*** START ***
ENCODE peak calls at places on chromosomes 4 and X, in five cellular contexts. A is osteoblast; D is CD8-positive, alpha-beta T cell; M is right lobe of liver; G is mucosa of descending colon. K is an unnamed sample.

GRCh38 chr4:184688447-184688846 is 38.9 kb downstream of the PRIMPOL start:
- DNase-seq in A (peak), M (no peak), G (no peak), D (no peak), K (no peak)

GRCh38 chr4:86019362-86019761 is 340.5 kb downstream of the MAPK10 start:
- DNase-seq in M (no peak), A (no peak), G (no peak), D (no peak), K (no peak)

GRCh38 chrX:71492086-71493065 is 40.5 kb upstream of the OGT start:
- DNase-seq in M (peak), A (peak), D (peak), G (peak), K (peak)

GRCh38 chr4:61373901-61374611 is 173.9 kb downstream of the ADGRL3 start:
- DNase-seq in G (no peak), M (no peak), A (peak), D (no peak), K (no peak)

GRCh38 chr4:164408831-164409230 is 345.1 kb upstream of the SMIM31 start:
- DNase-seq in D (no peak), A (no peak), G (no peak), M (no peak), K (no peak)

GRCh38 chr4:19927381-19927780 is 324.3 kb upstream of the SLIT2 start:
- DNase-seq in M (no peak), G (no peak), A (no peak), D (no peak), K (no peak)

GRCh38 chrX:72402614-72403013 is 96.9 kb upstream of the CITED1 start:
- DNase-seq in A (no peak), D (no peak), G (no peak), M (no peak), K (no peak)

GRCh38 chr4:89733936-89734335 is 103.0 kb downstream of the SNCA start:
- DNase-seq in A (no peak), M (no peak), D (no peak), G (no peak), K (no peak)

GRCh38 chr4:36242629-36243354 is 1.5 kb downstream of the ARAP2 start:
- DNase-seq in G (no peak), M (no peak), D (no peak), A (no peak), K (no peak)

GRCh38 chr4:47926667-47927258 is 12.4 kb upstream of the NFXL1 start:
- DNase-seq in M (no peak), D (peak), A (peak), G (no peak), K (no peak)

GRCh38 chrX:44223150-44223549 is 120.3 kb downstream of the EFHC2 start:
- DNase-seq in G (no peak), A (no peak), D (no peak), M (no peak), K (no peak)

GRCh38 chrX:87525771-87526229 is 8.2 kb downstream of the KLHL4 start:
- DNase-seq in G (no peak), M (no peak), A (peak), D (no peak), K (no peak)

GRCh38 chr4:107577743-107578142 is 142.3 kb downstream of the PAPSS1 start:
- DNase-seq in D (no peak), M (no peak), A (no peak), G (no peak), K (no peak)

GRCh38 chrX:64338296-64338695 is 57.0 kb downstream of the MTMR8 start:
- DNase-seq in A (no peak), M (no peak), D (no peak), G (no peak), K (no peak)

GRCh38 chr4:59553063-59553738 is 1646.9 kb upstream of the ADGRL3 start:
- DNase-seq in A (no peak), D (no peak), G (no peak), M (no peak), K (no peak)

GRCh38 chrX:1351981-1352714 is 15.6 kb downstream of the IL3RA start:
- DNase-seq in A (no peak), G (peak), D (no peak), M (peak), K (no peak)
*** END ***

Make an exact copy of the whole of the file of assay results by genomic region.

ENCODE peak calls at places on chromosomes 4 and X, in five cellular contexts. A is osteoblast; D is CD8-positive, alpha-beta T cell; M is right lobe of liver; G is mucosa of descending colon. K is an unnamed sample.

GRCh38 chr4:184688447-184688846 is 38.9 kb downstream of the PRIMPOL start:
- DNase-seq in A (peak), M (no peak), G (no peak), D (no peak), K (no peak)

GRCh38 chr4:86019362-86019761 is 340.5 kb downstream of the MAPK10 start:
- DNase-seq in M (no peak), A (no peak), G (no peak), D (no peak), K (no peak)

GRCh38 chrX:71492086-71493065 is 40.5 kb upstream of the OGT start:
- DNase-seq in M (peak), A (peak), D (peak), G (peak), K (peak)

GRCh38 chr4:61373901-61374611 is 173.9 kb downstream of the ADGRL3 start:
- DNase-seq in G (no peak), M (no peak), A (peak), D (no peak), K (no peak)

GRCh38 chr4:164408831-164409230 is 345.1 kb upstream of the SMIM31 start:
- DNase-seq in D (no peak), A (no peak), G (no peak), M (no peak), K (no peak)

GRCh38 chr4:19927381-19927780 is 324.3 kb upstream of the SLIT2 start:
- DNase-seq in M (no peak), G (no peak), A (no peak), D (no peak), K (no peak)

GRCh38 chrX:72402614-72403013 is 96.9 kb upstream of the CITED1 start:
- DNase-seq in A (no peak), D (no peak), G (no peak), M (no peak), K (no peak)

GRCh38 chr4:89733936-89734335 is 103.0 kb downstream of the SNCA start:
- DNase-seq in A (no peak), M (no peak), D (no peak), G (no peak), K (no peak)

GRCh38 chr4:36242629-36243354 is 1.5 kb downstream of the ARAP2 start:
- DNase-seq in G (no peak), M (no peak), D (no peak), A (no peak), K (no peak)

GRCh38 chr4:47926667-47927258 is 12.4 kb upstream of the NFXL1 start:
- DNase-seq in M (no peak), D (peak), A (peak), G (no peak), K (no peak)

GRCh38 chrX:44223150-44223549 is 120.3 kb downstream of the EFHC2 start:
- DNase-seq in G (no peak), A (no peak), D (no peak), M (no peak), K (no peak)

GRCh38 chrX:87525771-87526229 is 8.2 kb downstream of the KLHL4 start:
- DNase-seq in G (no peak), M (no peak), A (peak), D (no peak), K (no peak)

GRCh38 chr4:107577743-107578142 is 142.3 kb downstream of the PAPSS1 start:
- DNase-seq in D (no peak), M (no peak), A (no peak), G (no peak), K (no peak)

GRCh38 chrX:64338296-64338695 is 57.0 kb downstream of the MTMR8 start:
- DNase-seq in A (no peak), M (no peak), D (no peak), G (no peak), K (no peak)

GRCh38 chr4:59553063-59553738 is 1646.9 kb upstream of the ADGRL3 start:
- DNase-seq in A (no peak), D (no peak), G (no peak), M (no peak), K (no peak)

GRCh38 chrX:1351981-1352714 is 15.6 kb downstream of the IL3RA start:
- DNase-seq in A (no peak), G (peak), D (no peak), M (peak), K (no peak)